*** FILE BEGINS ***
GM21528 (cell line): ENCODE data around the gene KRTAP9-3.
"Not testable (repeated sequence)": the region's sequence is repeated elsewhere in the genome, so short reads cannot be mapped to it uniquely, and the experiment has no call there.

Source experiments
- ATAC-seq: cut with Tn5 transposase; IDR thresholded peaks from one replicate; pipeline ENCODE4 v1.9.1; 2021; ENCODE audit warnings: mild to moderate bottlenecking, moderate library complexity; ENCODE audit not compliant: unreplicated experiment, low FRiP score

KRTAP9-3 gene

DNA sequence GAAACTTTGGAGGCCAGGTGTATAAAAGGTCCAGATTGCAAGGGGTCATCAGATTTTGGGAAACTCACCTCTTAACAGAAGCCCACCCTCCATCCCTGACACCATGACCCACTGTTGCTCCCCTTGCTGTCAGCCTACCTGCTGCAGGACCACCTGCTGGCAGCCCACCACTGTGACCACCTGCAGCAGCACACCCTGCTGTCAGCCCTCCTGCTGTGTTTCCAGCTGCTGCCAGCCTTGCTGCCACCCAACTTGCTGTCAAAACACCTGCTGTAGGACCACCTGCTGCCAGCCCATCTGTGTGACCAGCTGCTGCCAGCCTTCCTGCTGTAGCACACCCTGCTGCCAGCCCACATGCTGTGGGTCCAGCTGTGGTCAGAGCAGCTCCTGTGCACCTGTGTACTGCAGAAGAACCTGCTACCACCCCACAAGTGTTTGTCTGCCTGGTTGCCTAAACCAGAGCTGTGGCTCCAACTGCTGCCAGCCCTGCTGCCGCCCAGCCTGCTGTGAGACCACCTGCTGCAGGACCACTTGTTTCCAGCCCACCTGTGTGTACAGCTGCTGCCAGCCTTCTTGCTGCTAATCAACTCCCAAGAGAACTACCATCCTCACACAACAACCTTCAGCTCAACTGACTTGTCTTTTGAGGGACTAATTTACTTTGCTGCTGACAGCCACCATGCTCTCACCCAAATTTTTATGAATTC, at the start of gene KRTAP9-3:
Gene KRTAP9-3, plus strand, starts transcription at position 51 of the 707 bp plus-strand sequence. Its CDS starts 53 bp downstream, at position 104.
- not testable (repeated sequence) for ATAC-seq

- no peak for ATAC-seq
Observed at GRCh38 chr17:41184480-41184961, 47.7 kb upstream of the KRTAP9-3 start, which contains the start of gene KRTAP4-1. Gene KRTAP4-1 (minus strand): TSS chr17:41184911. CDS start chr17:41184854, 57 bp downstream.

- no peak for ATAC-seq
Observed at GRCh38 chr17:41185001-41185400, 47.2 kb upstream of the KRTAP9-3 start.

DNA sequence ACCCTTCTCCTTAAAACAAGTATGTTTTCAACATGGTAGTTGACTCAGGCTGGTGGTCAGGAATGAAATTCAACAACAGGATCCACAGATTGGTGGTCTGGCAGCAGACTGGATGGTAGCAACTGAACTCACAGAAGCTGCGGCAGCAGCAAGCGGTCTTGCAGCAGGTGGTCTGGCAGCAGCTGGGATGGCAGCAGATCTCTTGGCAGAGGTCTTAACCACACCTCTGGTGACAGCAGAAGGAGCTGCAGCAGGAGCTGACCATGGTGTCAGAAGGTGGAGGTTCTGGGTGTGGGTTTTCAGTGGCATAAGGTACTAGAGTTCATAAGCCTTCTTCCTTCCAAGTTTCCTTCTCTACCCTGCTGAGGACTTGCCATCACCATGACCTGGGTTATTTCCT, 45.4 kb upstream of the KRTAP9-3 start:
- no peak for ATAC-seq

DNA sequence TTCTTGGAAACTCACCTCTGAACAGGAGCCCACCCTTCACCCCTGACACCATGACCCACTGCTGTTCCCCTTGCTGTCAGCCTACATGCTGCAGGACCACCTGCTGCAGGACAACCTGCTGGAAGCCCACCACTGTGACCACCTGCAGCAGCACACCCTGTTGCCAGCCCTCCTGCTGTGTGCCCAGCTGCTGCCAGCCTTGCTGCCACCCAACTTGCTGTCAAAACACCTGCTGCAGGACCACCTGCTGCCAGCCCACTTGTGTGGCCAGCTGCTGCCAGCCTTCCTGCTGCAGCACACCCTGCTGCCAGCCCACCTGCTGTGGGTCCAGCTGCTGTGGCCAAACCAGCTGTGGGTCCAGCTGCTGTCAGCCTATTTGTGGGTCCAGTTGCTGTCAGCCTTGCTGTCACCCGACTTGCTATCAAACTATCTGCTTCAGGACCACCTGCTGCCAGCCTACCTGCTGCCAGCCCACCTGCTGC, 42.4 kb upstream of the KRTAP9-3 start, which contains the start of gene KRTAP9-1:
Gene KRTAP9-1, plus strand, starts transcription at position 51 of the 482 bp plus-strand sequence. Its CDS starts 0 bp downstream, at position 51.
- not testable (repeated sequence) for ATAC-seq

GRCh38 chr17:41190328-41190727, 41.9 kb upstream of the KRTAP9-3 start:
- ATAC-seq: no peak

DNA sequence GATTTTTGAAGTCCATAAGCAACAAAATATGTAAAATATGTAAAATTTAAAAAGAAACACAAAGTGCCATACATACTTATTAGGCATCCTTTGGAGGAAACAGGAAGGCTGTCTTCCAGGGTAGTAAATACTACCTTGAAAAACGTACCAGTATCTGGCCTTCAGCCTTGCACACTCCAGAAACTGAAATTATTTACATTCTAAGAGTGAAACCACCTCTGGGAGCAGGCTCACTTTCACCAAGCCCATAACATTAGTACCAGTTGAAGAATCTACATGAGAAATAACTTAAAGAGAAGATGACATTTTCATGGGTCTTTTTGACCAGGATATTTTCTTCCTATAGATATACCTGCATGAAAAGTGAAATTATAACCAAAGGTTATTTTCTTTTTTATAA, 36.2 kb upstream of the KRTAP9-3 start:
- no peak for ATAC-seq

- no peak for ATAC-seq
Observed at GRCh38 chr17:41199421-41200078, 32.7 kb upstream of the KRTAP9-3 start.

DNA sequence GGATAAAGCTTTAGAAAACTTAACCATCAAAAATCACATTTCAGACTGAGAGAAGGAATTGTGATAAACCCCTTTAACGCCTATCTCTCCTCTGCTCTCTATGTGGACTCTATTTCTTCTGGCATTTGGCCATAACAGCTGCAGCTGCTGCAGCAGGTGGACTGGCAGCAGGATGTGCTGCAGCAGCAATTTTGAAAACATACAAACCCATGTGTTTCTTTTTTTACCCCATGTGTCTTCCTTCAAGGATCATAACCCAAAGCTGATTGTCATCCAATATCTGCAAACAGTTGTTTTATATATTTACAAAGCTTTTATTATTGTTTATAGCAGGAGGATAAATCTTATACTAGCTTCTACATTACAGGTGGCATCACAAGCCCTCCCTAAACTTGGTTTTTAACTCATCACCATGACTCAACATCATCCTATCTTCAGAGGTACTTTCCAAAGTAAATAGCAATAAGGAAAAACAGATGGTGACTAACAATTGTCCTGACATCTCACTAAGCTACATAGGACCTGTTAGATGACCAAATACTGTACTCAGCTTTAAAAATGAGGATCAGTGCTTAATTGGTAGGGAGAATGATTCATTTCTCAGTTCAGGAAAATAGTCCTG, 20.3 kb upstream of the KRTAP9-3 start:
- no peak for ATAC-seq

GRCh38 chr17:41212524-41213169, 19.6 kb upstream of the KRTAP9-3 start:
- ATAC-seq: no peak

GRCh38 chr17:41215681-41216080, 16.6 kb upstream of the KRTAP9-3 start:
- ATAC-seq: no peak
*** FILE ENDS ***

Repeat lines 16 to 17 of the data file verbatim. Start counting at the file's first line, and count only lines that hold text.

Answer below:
Gene KRTAP9-1, plus strand, starts transcription at position 51 of the 482 bp plus-strand sequence. Its CDS starts 0 bp downstream, at position 51.
- not testable (repeated sequence) for ATAC-seq